Rep. Quincy Murphy, D-Augusta, drafted the bill, titled the Augusta-Richmond County Transparency in Government Act, with co-sponsorship by Reps. Gloria Frazier, D-Hephzibah; Earnest Smith, D-Augusta; and Wayne Howard, D-Augusta.
Murphy said he had received questions from residents concerned about Augusta’s finances. He also mentioned repeated inquiries from the state Department of Audits and Accounts for information about Augusta’s finances going back to the city’s 2008 audit. The city’s lack of response to those inquiries struck him as troublesome.
The bill applies to companies with contracts of $500,000 or more. Murphy said it wasn’t designed to include vendors such as Georgia Power Co. or AT&T but, rather, firms that provide public services on behalf of the city. Examples he offered include the companies that manage the golf courses, the water system and the bus line.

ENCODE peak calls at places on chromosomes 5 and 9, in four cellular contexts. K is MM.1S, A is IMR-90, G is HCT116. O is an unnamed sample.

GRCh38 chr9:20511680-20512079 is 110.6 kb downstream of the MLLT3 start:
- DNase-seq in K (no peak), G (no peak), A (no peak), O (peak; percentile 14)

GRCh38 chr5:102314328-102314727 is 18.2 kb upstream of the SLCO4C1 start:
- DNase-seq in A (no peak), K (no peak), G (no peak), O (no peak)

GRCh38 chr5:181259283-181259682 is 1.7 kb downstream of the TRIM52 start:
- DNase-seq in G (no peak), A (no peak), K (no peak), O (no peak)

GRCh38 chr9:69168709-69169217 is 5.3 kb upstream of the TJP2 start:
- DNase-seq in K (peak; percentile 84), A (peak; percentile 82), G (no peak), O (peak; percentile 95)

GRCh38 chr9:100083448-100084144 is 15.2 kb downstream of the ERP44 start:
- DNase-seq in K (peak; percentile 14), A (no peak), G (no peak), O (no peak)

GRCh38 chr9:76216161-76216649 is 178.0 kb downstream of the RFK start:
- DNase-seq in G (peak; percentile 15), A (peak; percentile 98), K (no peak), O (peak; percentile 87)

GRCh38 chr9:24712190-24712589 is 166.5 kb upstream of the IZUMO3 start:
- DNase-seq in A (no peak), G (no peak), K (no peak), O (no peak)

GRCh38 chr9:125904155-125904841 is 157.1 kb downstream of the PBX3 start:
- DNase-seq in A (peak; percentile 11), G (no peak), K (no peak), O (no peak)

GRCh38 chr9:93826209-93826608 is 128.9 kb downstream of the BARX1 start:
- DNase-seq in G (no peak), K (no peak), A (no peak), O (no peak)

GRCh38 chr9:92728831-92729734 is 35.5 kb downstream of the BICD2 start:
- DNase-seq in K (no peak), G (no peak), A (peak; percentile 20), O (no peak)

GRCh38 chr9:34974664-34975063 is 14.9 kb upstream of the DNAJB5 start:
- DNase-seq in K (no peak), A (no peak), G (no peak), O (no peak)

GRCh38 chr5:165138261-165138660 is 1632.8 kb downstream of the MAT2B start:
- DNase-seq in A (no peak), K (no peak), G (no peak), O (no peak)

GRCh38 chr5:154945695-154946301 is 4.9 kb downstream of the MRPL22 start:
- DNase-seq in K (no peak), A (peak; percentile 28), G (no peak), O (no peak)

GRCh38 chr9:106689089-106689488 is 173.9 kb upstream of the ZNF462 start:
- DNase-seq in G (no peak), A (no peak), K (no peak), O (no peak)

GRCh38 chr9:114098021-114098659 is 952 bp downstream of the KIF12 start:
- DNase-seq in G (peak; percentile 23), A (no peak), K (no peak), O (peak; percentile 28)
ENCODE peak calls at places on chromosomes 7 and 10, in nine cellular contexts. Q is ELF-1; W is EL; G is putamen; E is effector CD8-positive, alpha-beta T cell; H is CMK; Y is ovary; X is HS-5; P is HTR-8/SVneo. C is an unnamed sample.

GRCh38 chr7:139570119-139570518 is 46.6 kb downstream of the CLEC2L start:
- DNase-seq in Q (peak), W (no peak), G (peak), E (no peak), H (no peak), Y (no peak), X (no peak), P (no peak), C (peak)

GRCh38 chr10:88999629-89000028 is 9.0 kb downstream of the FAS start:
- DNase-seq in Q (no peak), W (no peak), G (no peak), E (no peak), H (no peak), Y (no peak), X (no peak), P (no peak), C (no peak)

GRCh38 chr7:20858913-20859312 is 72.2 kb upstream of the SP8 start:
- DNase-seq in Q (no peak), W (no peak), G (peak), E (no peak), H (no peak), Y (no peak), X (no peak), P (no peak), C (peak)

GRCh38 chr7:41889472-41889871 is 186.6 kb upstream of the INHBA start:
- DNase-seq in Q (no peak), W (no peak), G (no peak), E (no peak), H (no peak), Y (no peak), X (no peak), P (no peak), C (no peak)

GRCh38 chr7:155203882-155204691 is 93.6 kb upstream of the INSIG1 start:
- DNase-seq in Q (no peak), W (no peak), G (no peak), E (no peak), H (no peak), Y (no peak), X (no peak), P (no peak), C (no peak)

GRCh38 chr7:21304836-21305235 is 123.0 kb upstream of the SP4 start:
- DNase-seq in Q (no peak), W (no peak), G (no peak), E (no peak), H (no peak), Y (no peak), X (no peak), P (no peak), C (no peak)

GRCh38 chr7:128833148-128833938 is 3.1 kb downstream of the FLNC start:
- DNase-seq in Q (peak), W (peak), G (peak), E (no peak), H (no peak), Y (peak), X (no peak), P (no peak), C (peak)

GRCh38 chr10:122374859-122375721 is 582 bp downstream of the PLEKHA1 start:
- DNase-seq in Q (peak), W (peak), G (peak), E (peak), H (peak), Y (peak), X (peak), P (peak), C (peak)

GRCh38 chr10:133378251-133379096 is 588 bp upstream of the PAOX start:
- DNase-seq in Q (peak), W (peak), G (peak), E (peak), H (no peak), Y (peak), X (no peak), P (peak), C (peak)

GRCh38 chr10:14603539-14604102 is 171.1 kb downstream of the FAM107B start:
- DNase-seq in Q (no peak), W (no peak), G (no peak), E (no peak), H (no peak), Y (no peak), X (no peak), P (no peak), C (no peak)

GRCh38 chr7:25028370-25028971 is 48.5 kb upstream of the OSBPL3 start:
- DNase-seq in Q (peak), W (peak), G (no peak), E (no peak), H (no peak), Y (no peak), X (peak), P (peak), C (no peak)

“I’m not accusing anyone,” Murphy said.
He said the city of Stockbridge has a similar program.
“I’m more concerned with having certain standards in place,” Murphy said.
The bill would require a “forensic accounting audit” at least every four years conducted by an independent accounting firm. The reports would be submitted to the Augusta Commission.
Agency heads who don’t get audits for their contractors can be fired. Contractors that don’t submit the audits can lose their city business.
As a bill that only deals with one city, its passage in the House is assured by having the majority of the local delegation as co-sponsors. Both local senators will have to agree to it for passage in the Senate and then the governor’s signature.